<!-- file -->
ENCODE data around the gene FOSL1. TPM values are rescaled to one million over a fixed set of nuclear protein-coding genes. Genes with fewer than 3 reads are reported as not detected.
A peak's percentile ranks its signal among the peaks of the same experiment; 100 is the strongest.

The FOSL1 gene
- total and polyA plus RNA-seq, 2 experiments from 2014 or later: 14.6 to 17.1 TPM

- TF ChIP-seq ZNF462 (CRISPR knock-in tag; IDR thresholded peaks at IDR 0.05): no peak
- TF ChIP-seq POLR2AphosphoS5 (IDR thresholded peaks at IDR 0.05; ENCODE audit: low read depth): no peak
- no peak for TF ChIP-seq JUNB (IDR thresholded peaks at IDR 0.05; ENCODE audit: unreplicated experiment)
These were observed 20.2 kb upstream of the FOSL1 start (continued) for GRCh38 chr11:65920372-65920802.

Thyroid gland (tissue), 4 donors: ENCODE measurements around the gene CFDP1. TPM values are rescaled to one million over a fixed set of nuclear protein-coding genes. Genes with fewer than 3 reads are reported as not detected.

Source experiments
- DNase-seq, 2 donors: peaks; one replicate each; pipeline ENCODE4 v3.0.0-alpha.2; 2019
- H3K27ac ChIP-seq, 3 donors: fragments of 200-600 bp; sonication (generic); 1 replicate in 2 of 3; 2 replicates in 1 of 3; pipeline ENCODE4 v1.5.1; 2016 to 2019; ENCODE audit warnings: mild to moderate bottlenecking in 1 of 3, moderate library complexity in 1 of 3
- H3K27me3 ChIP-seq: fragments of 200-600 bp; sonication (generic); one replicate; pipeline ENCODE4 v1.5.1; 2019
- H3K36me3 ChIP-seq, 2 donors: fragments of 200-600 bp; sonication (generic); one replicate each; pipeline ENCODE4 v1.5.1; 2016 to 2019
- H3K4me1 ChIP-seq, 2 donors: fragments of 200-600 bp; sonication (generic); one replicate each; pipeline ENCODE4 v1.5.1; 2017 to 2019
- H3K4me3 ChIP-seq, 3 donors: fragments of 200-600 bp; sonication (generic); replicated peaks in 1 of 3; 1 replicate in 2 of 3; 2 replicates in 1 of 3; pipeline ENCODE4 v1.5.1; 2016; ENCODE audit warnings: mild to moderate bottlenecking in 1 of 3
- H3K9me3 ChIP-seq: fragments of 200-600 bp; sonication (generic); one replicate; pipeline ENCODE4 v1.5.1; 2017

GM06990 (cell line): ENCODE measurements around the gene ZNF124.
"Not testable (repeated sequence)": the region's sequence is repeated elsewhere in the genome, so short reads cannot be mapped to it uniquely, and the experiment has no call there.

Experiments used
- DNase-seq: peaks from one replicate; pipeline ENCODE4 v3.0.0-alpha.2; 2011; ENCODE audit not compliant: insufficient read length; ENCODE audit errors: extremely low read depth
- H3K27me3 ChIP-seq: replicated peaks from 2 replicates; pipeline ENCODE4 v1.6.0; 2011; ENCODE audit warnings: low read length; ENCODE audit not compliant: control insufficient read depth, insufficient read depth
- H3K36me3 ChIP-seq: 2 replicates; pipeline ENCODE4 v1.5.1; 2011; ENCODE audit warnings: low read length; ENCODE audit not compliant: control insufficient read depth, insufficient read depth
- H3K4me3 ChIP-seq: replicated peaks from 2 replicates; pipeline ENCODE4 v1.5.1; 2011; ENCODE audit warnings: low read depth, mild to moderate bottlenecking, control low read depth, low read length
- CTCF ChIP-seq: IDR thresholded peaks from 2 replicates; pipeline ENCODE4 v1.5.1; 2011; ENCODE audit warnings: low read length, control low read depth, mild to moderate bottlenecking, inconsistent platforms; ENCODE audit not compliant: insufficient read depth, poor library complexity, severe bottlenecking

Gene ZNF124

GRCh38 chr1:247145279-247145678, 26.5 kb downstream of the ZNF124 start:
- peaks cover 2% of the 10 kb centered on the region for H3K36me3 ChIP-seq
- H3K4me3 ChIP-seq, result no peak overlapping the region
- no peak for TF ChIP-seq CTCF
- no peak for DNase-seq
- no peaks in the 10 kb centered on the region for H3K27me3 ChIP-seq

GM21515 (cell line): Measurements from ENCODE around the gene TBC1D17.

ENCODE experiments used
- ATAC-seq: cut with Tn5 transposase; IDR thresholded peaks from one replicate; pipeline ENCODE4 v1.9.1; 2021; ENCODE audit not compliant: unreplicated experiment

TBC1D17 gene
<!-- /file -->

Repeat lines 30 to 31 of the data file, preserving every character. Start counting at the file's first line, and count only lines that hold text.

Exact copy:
- no peak for TF ChIP-seq CTCF
- no peak for DNase-seq